A Manitoba woman with Type 1 diabetes is demanding to know why her province refuses to help pay for her insulin pump now that she’s an adult.

Laura Marois has depended on an insulin pump for much of life to keep her blood sugar levels in a healthy range. The pump clips onto her belt buckle all day and injects her with insulin under her skin throughout the day.

Marois says the pump is so much better than relying on needles to deliver insulin and gives her much better quality of life.

"You have so much more freedom. You can eat whatever as long as you know how much carbohydrates are in it,” she told CTV Winnipeg.

While insulin pumps are small, they come with a big price tag. The average pump costs between $6,000 and $7,000. Manitoba covers the cost of the pumps for kids 17 and under, but once diabetics turn 18, they are expected to foot the bill themselves.

That’s something the 28-year-old Marois wants to see change.

"It’s not like we grow out of it, right? If you have been covered before you're 18, well now you're used to it. And now you have to pay $7,000 every four to five years," she said.

The Canadian Diabetes Association agrees with Marois. It says there is “significant evidence” that insulin pumps offer more medical benefits than multiple daily injections of insulin. It says the costs of the pumps are “strongly offset” by savings from reduced complications that can occur when diabetics have trouble managing their insulin manually.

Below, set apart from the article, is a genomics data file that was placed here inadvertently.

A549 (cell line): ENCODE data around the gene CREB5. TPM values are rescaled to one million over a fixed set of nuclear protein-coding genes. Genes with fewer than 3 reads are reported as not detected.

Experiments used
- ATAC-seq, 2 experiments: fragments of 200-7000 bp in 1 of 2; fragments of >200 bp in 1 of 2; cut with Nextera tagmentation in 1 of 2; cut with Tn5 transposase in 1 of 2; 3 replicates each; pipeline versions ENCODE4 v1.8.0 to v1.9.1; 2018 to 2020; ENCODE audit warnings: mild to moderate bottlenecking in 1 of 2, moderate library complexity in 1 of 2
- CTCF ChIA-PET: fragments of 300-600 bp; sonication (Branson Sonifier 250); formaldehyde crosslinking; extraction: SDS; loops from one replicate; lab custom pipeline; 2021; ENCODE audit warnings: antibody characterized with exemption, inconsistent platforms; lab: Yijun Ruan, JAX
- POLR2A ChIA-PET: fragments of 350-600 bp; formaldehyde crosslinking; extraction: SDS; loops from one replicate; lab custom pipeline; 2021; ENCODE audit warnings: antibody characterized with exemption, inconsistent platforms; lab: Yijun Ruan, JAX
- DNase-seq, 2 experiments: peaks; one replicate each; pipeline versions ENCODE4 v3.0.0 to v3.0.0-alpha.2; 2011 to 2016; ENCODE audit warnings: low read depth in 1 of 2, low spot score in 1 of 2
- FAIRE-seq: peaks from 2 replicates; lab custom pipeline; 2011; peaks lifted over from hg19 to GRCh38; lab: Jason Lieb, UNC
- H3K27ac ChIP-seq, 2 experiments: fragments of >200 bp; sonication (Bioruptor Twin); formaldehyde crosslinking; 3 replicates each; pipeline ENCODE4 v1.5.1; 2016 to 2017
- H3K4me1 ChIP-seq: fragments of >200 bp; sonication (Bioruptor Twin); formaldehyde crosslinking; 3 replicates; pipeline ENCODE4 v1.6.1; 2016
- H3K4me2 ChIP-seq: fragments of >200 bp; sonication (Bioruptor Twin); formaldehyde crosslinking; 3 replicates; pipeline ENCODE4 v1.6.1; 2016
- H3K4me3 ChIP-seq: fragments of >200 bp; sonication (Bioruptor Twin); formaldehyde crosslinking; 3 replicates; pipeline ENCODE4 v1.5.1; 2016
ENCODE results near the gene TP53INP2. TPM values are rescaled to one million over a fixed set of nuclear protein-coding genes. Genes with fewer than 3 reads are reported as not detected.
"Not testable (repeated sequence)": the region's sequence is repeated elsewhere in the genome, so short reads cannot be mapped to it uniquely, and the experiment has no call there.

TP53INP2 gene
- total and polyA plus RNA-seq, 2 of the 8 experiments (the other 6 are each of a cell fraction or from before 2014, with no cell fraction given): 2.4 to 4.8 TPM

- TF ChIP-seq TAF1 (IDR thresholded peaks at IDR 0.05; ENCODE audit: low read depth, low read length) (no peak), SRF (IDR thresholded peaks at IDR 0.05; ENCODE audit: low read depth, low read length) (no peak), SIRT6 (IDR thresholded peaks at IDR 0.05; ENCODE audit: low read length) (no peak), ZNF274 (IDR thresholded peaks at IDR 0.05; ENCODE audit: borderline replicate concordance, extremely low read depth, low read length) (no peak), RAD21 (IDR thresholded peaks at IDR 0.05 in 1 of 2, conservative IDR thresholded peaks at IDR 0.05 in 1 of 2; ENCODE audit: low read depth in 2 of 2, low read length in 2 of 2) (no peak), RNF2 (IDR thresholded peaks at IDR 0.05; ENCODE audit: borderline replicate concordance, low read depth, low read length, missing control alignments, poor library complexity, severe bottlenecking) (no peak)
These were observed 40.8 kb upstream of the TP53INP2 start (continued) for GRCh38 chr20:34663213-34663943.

"This is a very important advocacy ask that we're pushing government to adopt. In the end, it prevents certainly serious complications as well as a health care burden,” says the Canadian Diabetes Association’s Kelly Lambkin.

The group has been lobbying Manitoba and several other provinces for years to remove the age restrictions on pump coverage.

Alberta, Ontario and the three territories cover 100 per cent of the cost of the pumps for all Type 1 diabetics and allow them to get a new pump every five years. British Columbia, Nova Scotia, Saskatchewan, and Newfoundland and Labrador pay for them until users reach age 25. In all other provinces, coverage ends at age 18.

Manitoba’s Minister of Health Sharon Blady says the province introduced the age restriction in 2012 based on expert advice that children would benefit most from the pumps.

She says stories like Marois' raise important questions about coverage. She says she'll continue working with organizations like the Canadian Diabetes Association to strengthen care in the province.

"I just want to keep a dialogue going, and this raises a really interesting point about how it is we ensure that folks get the care they want and need in the long term,” Blady said.

With a report from CTV Winnipeg’s Katherine Dow